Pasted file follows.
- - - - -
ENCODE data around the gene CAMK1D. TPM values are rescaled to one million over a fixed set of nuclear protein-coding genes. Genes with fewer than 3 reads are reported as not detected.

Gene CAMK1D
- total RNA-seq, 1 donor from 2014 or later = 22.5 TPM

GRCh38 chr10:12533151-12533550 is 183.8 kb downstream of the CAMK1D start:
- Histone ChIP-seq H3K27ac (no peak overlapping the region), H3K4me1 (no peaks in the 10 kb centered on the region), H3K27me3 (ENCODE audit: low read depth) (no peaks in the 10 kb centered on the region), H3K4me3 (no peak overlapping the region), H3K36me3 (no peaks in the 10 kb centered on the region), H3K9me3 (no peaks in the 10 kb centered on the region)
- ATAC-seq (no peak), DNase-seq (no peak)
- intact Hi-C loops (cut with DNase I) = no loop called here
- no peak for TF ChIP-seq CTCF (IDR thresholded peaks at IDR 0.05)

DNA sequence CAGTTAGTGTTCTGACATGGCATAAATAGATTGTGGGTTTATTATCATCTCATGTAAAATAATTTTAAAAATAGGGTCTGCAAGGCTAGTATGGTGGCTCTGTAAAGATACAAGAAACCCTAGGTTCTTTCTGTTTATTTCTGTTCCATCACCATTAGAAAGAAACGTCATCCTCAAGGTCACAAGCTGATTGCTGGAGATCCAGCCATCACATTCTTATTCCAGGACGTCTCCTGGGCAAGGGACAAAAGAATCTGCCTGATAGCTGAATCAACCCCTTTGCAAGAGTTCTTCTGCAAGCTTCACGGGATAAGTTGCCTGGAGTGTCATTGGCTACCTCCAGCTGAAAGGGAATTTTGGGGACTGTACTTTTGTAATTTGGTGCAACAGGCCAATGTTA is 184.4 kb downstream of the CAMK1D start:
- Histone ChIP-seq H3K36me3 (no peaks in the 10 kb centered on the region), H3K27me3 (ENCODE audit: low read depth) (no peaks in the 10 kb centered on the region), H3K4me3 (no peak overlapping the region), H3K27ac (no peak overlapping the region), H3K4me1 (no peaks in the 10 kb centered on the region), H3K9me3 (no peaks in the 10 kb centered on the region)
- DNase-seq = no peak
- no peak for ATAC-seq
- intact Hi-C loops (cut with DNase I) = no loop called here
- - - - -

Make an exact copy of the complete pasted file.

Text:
ENCODE data around the gene CAMK1D. TPM values are rescaled to one million over a fixed set of nuclear protein-coding genes. Genes with fewer than 3 reads are reported as not detected.

Gene CAMK1D
- total RNA-seq, 1 donor from 2014 or later = 22.5 TPM

GRCh38 chr10:12533151-12533550 is 183.8 kb downstream of the CAMK1D start:
- Histone ChIP-seq H3K27ac (no peak overlapping the region), H3K4me1 (no peaks in the 10 kb centered on the region), H3K27me3 (ENCODE audit: low read depth) (no peaks in the 10 kb centered on the region), H3K4me3 (no peak overlapping the region), H3K36me3 (no peaks in the 10 kb centered on the region), H3K9me3 (no peaks in the 10 kb centered on the region)
- ATAC-seq (no peak), DNase-seq (no peak)
- intact Hi-C loops (cut with DNase I) = no loop called here
- no peak for TF ChIP-seq CTCF (IDR thresholded peaks at IDR 0.05)

DNA sequence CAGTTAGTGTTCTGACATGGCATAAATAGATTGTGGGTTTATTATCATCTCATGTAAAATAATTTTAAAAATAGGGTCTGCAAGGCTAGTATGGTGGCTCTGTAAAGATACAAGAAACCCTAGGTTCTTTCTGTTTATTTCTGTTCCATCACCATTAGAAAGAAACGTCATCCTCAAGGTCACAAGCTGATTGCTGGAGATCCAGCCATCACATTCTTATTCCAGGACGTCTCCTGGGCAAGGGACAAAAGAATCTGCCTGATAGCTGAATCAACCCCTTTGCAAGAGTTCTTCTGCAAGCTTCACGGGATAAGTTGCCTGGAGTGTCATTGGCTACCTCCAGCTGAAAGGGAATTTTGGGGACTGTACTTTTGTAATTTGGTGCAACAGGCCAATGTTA is 184.4 kb downstream of the CAMK1D start:
- Histone ChIP-seq H3K36me3 (no peaks in the 10 kb centered on the region), H3K27me3 (ENCODE audit: low read depth) (no peaks in the 10 kb centered on the region), H3K4me3 (no peak overlapping the region), H3K27ac (no peak overlapping the region), H3K4me1 (no peaks in the 10 kb centered on the region), H3K9me3 (no peaks in the 10 kb centered on the region)
- DNase-seq = no peak
- no peak for ATAC-seq
- intact Hi-C loops (cut with DNase I) = no loop called here